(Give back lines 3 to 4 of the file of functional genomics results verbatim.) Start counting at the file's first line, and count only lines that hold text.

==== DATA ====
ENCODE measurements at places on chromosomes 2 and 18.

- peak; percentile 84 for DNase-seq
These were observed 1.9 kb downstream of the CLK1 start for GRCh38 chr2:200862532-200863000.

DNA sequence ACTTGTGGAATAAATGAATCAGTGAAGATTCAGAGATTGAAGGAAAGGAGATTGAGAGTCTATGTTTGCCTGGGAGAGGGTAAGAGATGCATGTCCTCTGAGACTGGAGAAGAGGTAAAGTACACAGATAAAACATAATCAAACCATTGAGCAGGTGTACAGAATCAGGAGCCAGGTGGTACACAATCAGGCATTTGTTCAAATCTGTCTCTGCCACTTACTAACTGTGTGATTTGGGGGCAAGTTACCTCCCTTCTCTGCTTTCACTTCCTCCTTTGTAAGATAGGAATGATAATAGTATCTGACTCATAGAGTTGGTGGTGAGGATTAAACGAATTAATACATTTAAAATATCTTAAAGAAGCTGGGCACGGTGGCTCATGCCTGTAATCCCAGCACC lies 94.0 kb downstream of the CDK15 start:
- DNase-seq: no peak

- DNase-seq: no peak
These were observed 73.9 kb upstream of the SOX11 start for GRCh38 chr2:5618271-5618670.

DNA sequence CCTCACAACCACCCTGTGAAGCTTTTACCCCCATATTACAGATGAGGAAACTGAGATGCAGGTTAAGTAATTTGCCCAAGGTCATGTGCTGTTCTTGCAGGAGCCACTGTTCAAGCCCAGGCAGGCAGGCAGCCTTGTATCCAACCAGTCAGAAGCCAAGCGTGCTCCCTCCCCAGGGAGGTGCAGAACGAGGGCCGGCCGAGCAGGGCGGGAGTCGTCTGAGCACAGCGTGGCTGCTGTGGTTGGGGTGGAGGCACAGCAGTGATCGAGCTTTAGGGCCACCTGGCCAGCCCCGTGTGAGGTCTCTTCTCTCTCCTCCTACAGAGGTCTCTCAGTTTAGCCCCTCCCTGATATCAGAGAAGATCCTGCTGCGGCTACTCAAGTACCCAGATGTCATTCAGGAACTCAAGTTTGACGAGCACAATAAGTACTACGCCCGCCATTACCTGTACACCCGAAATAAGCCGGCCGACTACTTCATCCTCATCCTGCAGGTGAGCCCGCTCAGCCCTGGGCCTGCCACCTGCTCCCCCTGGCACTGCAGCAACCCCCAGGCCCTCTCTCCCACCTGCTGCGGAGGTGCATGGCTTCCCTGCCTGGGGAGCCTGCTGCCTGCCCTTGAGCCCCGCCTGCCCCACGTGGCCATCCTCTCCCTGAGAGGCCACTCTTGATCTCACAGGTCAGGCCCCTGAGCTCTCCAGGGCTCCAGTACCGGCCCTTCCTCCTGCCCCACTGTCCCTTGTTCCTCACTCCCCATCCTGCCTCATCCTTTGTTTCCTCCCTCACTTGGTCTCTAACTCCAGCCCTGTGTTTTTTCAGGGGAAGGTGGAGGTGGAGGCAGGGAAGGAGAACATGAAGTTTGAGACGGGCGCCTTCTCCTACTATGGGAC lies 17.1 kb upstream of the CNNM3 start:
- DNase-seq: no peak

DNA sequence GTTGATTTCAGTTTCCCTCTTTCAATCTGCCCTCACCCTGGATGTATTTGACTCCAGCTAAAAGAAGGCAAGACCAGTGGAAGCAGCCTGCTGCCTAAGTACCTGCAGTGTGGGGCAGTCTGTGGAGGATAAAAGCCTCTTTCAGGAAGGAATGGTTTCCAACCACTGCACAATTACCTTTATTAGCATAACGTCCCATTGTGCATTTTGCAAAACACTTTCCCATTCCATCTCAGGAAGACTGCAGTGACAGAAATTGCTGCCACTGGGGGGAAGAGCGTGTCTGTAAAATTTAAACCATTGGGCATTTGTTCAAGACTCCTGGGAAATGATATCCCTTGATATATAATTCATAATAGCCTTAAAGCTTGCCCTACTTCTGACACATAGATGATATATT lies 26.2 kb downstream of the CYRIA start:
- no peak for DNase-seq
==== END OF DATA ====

These were observed 1.9 kb downstream of the CLK1 start for GRCh38 chr2:200862532-200863000.

DNA sequence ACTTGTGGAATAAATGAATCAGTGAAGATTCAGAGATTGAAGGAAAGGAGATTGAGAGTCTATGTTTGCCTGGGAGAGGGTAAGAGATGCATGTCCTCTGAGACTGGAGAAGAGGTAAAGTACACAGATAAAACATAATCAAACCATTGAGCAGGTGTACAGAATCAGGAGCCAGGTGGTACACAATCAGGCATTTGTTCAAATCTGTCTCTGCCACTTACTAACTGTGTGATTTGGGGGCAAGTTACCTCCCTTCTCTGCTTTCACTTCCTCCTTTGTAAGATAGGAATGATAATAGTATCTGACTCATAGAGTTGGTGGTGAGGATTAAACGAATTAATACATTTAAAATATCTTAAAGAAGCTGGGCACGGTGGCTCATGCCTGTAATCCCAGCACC lies 94.0 kb downstream of the CDK15 start: